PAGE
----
First a snip from Davidson's "Subjective, Intersubjective, Objective" (Pg. 26):
"Burge has suggested that there is another way in which external factors enter into the determination of the contents of speech and thought. One of his 'thought experiments' happens pretty well to fit me. Until recently I believed arthritis was an inflammation of the joints caused by calcium deposits; I did not know that any inflammation of the joints, for example gout, also counted as arthritis. So when a doctor told me (falsely as it turned out) that I had gout, I believed I had gout but I did not believe I had arthritis.
At this point Burge asks us to imagine a world in which I was physically the same but in which the word 'arthritis' happened actually to apply only to inflammation of the joints caused by calcium deposits. Then the sentence 'gout is not a form of arthritis' would have been true, not false, and the belief that I expressed by this sentence would not have been the false belief that gout is not a form of arthritis but a true belief about some disease other than arthritis. Yet in the imagined world all my physical states, my 'internal qualitative experiences', my behavior and dispositions to behave, would have been the same as they are in this world. My belief would have changed, but I would have no reason to suppose that it had, and so could not be said to know what I believed."
This sounds quite unsatisfactory to me, as it seems to follow the reasoning that the act of being right or wrong and knowing what one believes is a matter of being accurate with respect to communicating your state of affairs – or representing them properly. But that puts language use on the plane of being a medium, and knowing your beliefs a matter of using the medium correctly and representatively. It also seems to connect and perhaps conflate language with belief, and/or assumes that to hold a language is to necessarily hold beliefs, right or wrong. In another way, that our rightness and wrongness stands either in relation to correct representation, or how ones word meanings connect with the language community at large (coherence).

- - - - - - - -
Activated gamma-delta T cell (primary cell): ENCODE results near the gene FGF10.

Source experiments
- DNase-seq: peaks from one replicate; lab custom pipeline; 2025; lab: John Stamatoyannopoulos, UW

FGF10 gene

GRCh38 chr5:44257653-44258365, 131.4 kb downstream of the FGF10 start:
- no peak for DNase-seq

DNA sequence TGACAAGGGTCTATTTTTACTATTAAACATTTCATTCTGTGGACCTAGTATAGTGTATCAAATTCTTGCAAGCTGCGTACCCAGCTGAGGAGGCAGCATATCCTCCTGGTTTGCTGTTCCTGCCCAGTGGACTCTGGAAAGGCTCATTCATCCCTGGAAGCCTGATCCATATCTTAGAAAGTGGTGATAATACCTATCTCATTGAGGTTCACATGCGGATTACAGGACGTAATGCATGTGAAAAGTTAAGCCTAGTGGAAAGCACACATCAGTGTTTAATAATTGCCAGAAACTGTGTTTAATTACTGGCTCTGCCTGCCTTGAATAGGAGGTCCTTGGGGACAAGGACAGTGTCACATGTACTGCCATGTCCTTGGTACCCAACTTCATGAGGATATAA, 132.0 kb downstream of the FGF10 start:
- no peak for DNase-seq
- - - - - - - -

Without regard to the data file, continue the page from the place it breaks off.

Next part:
Without a language do we not hold beliefs? Maybe? I suppose we could say that, just as truth only exists in language, belief also only exists in language.But then what does "knowing what we believe" stand in relation to (representation, coherence, what)? And whether or not I'm correct in accurately verbalizing my state of affairs, am I not correct in believing that my hands hurt like a bitch? Which above Davidson says, yes, that we have the same state of affairs, but in this case we don't know what we "believe". But should we seperate belief and know in this way? Hm
I'll have to read on.....
PS, of course I'm not talking here about what I assume Davidson to believe.
I think because, in a movie, someone else got to re-create what you once had in your imagination, and those two are never the same. Two people can like a book for the same reasons, and in a discussion talk about it in much the same way, go through the same sequence of events, quote the same lines, reiterate the same feeling of emotion; but what the setting was is alone the individuals. In many ways, then, the story is made personal and movies do nothing more then objectify and destroy it.
Works of art, I think, are completely the opposite. If you read a review of a work of art, it has a tendency of trivializing your own feelings on the matter by objectifying what it believes to be the true feeling ..
Anyway, it gets me to thinking; why do the some “men” who prefer books to movies prefer pornography to romance novels? I don’t partake in either one of course, but I was 21 once.
This is P.6 of "The Two Horns of Reaism and Non-realism"
I'd like to preface this with an exerpt from Robert Pirsig's "Zen and the Art of Motorcycle Maintenance" (I'll ultimately go another way):
Precision instruments are designed to achieve an idea, dimensional precision, whose perfection is impossible. There is no perfectly shaped part of the motorcycle and never will be, but when you come as close as these instruments take you, remarkable things happen, and you go flying across the countryside under a power that would be called magic if it were not so completely rational in every way. It's the understanding of this rational intellectual idea that's fundamental. John looks at the motorcycle and he sees steel in various shapes and has negative feelings about these steel shapes and turns off the whole thing. I look at the shapes of the steel now and I see ideas. He thinks I'm working on parts. I 'm working on concepts.